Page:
Wintering correctly?

AmazingUnicorn

Seedling
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This is my 3rd winter with this Chinese Elm. First one I bought it in December in Malibu and brought back to Chicago. When I brought it back, local guy told me that it was best to just keep it under lights and not winter it that year.

Last year, once the temps dropped I moved it to our apartment basement area where it was not as cold as outside but pretty chilly. It seemed to bounce back fine this summer. Now we're in a house with a garage that's colder than our previous basement and the leaves never really turned brown but have been falling off gradually. Might be difficult to tell but is this the right direction in the images? 20220109_185302.jpg
20220109_185313.jpg
 
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I had a similar story with my chinese elm, I left it out this winter, its covered in snow so time will tell. So take my advice with the grain of salt, but Id leave it in the garage all winter and water it maybe once or twice a month when its dry. Leaf drop is normal and it should recover in spring.
 

Bonsai Nut

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Ignore the leaves, and pay attention to the soil. If you kill a Chinese elm in the winter, it is most likely due to the fact that you let the soil dry out. Be careful, because a dormant tree takes up almost no water through its roots in the winter. Water needs will be a fraction of what they are when the try is actively growing. But you can't allow the roots to dry out.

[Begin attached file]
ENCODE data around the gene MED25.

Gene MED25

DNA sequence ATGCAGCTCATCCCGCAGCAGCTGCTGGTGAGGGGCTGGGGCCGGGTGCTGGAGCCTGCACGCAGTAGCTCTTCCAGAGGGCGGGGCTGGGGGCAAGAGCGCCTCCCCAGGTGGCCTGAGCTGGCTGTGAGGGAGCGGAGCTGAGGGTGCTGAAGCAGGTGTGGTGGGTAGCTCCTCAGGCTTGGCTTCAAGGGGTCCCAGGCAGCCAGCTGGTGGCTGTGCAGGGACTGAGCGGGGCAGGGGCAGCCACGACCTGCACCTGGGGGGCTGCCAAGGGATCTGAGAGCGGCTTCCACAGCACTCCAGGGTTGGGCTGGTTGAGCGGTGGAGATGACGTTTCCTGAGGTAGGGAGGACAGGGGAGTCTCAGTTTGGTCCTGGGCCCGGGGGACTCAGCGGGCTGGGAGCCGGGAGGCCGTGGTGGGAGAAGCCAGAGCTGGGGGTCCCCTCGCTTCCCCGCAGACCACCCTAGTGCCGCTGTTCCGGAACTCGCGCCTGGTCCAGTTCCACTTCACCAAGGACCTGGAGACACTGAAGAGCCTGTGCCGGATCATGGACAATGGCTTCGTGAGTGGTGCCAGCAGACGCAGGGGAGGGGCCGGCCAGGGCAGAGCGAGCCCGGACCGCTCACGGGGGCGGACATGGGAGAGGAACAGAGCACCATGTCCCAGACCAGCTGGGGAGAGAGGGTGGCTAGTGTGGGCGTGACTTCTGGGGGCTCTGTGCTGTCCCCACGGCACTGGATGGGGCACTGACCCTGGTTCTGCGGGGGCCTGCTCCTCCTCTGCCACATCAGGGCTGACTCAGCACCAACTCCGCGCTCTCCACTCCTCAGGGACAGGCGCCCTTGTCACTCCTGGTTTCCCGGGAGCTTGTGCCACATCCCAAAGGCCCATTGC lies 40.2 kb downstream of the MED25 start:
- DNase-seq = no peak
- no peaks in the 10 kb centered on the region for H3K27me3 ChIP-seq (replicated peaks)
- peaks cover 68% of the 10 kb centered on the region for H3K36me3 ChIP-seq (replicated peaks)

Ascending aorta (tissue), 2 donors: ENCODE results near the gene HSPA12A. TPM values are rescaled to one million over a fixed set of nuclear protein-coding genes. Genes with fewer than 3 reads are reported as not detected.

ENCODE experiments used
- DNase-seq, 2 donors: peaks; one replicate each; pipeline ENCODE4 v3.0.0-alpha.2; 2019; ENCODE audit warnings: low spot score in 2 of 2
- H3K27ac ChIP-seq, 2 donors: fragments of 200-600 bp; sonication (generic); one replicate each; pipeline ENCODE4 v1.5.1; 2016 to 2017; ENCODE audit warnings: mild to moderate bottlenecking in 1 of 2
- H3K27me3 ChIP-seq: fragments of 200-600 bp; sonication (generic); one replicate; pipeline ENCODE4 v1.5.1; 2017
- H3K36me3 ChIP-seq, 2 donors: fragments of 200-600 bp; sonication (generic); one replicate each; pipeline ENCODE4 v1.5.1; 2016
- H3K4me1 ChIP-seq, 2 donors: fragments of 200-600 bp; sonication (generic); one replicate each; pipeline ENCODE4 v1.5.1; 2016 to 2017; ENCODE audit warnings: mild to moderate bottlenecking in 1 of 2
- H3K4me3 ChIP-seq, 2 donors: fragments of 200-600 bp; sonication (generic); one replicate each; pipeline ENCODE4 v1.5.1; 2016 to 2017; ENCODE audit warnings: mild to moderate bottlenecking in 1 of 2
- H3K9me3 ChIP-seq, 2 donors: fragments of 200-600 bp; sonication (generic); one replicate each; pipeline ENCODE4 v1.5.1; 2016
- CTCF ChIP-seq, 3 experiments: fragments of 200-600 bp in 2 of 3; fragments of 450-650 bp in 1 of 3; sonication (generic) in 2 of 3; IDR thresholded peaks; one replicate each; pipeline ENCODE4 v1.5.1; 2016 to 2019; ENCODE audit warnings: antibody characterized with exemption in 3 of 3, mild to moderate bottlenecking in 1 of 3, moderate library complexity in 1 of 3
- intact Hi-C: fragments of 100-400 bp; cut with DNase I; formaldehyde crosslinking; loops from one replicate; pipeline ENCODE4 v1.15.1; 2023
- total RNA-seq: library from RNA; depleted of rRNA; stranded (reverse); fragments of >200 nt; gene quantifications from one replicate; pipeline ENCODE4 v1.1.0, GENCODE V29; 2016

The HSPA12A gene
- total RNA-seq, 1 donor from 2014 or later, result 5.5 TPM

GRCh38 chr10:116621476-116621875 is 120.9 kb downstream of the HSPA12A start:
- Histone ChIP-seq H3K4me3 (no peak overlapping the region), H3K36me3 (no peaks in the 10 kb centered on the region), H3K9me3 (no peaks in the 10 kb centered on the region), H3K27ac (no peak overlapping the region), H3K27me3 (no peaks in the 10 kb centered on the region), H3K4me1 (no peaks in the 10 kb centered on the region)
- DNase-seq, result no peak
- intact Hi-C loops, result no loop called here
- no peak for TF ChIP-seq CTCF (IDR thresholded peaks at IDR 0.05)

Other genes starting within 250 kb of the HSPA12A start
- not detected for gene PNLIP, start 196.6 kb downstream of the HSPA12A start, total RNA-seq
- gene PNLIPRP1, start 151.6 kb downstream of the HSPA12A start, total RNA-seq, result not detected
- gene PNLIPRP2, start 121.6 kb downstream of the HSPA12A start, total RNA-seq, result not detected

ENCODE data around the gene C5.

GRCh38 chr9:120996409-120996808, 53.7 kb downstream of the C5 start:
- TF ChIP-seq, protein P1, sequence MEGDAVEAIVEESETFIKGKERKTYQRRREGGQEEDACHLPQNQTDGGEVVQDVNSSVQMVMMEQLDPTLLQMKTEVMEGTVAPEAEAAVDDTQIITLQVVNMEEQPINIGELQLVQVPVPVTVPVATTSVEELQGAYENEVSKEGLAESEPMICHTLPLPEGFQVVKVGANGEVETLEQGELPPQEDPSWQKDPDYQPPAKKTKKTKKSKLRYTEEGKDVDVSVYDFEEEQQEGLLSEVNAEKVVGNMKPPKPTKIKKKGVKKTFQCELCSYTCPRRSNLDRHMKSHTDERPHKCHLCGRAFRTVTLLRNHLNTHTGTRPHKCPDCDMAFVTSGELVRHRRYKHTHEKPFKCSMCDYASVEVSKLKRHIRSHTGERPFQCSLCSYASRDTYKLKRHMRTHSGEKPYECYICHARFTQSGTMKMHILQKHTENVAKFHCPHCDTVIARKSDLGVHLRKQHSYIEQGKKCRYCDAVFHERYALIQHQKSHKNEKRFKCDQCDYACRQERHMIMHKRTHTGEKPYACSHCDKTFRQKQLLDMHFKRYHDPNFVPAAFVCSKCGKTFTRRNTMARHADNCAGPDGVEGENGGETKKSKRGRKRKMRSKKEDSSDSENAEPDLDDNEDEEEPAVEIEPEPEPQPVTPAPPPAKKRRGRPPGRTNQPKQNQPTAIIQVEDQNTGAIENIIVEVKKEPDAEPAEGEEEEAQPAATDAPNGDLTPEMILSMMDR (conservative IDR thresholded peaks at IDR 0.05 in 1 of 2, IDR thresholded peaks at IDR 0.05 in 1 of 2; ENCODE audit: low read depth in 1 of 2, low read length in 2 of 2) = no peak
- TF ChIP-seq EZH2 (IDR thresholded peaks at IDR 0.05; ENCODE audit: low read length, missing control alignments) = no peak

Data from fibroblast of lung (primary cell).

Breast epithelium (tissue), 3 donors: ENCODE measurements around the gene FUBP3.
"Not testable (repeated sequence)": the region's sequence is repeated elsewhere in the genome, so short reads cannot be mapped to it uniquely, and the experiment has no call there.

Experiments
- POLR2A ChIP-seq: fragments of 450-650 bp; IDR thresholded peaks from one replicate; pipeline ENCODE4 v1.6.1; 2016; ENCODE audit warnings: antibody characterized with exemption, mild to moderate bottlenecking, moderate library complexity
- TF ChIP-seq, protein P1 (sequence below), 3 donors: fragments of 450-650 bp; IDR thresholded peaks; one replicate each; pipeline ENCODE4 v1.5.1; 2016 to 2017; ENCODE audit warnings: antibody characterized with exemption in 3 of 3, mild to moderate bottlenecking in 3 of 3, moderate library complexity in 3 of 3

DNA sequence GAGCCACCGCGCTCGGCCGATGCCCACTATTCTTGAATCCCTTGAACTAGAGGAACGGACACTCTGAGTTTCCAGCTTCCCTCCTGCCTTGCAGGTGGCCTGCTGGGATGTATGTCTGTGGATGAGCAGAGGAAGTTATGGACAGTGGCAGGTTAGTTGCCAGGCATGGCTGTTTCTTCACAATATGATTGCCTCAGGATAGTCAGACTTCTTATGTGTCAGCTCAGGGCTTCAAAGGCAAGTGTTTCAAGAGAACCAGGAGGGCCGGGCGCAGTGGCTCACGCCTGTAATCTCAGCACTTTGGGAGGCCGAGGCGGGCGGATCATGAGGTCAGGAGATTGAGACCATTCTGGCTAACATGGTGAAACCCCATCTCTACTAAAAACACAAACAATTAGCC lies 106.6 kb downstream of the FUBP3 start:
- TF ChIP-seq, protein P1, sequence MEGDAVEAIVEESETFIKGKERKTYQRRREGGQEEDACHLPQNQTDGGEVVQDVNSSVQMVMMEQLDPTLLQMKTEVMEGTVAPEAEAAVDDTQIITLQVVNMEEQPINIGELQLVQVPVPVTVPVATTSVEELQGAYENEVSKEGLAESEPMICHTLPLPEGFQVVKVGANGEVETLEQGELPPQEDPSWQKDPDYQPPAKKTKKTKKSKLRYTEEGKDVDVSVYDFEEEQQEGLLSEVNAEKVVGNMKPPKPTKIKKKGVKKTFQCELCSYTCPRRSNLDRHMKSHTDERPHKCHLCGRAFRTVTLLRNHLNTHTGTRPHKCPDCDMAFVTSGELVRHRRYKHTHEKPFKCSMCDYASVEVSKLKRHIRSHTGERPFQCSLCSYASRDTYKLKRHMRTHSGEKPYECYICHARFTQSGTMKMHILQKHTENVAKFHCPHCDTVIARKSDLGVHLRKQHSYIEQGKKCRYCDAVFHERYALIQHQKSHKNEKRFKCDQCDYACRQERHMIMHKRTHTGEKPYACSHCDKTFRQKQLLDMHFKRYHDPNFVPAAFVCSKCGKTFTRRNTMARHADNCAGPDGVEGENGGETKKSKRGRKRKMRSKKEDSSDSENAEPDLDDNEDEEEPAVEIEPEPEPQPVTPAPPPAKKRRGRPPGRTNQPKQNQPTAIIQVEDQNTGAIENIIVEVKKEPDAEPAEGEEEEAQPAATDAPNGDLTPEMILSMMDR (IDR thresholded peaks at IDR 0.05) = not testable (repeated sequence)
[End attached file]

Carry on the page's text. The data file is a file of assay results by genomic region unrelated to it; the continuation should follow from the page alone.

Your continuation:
AmazingUnicorn

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Ignore the leaves, and pay attention to the soil. If you kill a Chinese elm in the winter, it is most likely due to the fact that you let the soil dry out. Be careful, because a dormant tree takes up almost no water through its roots in the winter. Water needs will be a fraction of what they are when the try is actively growing. But you can't allow the roots to dry out.
Perfect, thanks to both of you guys. It has been a few weeks since I watered it so I put a bit in there just to moisten it back up.
 

DrTolhur

Yamadori
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I keep my Chinese elm in the garage too. And yeah, the leaves don't really turn brown, but they do get dry and most of them fall off and/or are easily removed. I've heard Chinese elm referred to as "semi-deciduous." I guess where they are native to doesn't get as cold as Michigan, so they're not really "designed" to drop their leaves every year, but they're still able to make it work.
 

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